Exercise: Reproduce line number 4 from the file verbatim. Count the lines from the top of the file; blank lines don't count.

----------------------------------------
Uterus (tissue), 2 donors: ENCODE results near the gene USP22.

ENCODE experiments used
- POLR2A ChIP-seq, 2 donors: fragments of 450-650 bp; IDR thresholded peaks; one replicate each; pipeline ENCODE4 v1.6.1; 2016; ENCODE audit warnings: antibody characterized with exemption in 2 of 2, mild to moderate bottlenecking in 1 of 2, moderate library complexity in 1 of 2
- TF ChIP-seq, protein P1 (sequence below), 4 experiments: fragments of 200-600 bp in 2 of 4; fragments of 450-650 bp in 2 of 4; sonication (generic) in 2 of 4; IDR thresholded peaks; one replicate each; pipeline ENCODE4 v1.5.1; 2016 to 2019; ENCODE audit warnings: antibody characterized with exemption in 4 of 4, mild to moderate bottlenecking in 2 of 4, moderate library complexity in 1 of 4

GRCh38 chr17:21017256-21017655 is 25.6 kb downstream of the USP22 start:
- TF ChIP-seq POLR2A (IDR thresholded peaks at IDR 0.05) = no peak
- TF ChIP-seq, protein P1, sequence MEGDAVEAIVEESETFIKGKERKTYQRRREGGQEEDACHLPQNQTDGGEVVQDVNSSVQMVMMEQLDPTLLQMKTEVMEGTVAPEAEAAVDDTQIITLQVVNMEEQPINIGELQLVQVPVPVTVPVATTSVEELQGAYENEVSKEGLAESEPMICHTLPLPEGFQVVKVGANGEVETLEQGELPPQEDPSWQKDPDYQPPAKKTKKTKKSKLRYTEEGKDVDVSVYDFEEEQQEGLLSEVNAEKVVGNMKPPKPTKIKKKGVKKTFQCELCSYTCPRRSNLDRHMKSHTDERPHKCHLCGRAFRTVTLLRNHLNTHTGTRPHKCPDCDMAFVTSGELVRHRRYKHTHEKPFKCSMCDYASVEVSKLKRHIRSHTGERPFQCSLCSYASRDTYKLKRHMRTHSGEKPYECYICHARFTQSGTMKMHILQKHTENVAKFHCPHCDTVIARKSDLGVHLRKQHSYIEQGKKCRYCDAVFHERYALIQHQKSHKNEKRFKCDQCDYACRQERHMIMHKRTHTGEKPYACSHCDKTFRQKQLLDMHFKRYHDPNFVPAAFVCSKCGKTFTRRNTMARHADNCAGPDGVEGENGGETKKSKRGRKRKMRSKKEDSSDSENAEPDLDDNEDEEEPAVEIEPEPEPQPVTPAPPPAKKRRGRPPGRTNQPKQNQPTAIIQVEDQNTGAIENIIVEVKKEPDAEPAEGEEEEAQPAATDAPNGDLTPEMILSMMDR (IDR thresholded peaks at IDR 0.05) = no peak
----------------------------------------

- TF ChIP-seq, protein P1 (sequence below), 4 experiments: fragments of 200-600 bp in 2 of 4; fragments of 450-650 bp in 2 of 4; sonication (generic) in 2 of 4; IDR thresholded peaks; one replicate each; pipeline ENCODE4 v1.5.1; 2016 to 2019; ENCODE audit warnings: antibody characterized with exemption in 4 of 4, mild to moderate bottlenecking in 2 of 4, moderate library complexity in 1 of 4